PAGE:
The ADA is a broad, anti-discrimination law for people with disabilities. Titles II and III of the ADA affect web accessibility and closed captioning. Lainey refers to the ADA as a strong civil rights act which requires effective communication and covers employment, education, and the public and private sector. Although the ADA often extends to digital accessibility, it lacks clear legislation and guidelines for companies and organizations to follow.
The Rehabilitation Act is a federal anti-discrimination law comprised of many sections: Section 504 covers federal and federally funded projects and programs, Section 508 covers Federal programs and agencies, and Section 501 & 503 provide guidelines for accessible considerations in employment. Each of these sections within the Rehabilitation Act directly references digital accessibility requirements.
The ADA and Digital Accessibility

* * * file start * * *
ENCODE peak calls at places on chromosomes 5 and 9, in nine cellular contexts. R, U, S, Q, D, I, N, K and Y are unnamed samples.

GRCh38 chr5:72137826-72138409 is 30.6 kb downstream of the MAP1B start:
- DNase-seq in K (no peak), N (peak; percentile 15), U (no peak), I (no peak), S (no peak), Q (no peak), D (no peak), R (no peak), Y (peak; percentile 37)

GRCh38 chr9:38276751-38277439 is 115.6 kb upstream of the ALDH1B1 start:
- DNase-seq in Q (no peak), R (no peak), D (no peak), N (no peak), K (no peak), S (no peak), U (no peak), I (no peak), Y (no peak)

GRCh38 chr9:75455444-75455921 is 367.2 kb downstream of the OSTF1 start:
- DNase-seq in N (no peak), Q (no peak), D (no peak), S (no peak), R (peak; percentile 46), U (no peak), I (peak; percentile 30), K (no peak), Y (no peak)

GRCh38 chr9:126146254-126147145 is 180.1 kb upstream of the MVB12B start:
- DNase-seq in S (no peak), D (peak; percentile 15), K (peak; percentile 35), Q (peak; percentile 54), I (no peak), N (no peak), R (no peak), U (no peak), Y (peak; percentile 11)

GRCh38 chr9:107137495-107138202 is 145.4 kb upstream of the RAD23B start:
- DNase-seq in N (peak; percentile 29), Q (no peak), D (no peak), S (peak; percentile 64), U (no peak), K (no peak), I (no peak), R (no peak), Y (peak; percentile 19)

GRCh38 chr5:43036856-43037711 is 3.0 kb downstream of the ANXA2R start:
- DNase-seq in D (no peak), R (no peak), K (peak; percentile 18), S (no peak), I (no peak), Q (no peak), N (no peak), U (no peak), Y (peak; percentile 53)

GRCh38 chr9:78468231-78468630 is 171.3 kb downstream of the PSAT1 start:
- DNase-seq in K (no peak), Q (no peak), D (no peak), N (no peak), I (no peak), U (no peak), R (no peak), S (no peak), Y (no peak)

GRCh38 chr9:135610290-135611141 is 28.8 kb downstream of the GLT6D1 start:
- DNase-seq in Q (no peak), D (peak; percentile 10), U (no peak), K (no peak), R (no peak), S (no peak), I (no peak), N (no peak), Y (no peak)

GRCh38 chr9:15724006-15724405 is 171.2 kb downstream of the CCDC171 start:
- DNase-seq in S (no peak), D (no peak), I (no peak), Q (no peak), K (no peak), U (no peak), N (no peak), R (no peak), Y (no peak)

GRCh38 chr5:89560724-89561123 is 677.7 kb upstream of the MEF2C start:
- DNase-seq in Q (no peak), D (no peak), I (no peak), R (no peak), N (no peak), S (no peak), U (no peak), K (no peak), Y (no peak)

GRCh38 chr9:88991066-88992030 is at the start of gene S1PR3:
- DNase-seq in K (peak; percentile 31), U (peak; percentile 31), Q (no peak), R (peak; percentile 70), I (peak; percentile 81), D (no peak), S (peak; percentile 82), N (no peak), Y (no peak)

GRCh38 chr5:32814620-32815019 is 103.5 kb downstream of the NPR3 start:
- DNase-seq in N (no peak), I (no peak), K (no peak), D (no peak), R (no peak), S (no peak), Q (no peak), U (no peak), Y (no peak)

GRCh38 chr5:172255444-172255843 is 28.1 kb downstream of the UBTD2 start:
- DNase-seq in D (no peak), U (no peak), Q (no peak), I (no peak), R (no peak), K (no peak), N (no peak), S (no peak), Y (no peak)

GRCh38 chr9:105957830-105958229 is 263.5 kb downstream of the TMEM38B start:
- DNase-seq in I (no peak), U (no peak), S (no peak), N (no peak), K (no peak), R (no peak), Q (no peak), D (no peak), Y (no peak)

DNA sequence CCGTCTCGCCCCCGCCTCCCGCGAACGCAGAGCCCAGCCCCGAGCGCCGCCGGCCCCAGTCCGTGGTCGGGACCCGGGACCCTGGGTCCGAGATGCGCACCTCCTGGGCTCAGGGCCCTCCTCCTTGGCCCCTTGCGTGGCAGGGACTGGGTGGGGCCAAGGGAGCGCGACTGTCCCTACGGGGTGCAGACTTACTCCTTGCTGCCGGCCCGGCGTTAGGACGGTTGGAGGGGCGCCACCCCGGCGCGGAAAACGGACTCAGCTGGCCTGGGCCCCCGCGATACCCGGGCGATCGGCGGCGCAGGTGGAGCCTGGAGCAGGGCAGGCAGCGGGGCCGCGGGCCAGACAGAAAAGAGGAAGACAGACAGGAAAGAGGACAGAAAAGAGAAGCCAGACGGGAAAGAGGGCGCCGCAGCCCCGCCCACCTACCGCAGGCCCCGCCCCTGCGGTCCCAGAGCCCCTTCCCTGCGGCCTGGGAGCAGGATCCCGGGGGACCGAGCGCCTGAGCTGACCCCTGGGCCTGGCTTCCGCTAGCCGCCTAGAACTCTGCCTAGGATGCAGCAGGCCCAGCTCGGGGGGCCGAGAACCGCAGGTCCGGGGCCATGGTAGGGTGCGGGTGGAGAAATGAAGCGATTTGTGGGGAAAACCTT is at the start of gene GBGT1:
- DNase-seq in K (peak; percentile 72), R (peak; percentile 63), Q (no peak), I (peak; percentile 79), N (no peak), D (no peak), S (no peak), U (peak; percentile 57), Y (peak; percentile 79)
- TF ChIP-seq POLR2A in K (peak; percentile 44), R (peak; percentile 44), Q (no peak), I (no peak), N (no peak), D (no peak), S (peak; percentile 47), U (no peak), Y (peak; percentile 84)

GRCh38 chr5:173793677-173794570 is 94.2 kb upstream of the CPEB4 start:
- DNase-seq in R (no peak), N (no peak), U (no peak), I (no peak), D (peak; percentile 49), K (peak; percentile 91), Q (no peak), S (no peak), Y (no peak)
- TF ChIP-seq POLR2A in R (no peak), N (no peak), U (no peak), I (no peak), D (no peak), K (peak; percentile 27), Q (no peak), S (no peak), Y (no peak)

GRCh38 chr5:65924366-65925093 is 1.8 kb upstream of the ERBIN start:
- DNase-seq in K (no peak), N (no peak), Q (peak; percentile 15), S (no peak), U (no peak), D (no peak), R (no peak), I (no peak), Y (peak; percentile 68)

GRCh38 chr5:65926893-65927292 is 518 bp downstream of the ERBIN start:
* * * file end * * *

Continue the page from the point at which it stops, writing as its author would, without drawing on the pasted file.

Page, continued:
While the ADA doesn’t provide specific digital regulations for the private and public sector, the Rehabilitation Act is more up to speed with digital accessibility standards, since its refresh in 2018. In 2010, the Department of Justice (DOJ) announced its plans to propose regulations which would govern website access under the ADA; however, the proposal recently placed on the “inactive list.”
It’s important to remember that just because the ADA doesn’t directly reference websites doesn’t mean that organizations should ignore the ADA. Lainey says “the absence of web regulations does not mean that the ADA does not require accessible technology.” Many judges agree with this sentiment based on their past court rulings. In the case of Access Now, Inc. v. Blue Apron, LLC (2017), the judge expressed that “the court will not delay in adjudicating [the] plaintiff’s claim on the off-chance the DOJ promptly issues regulations it has contemplated issuing for […] years but has yet to make significant progress on.”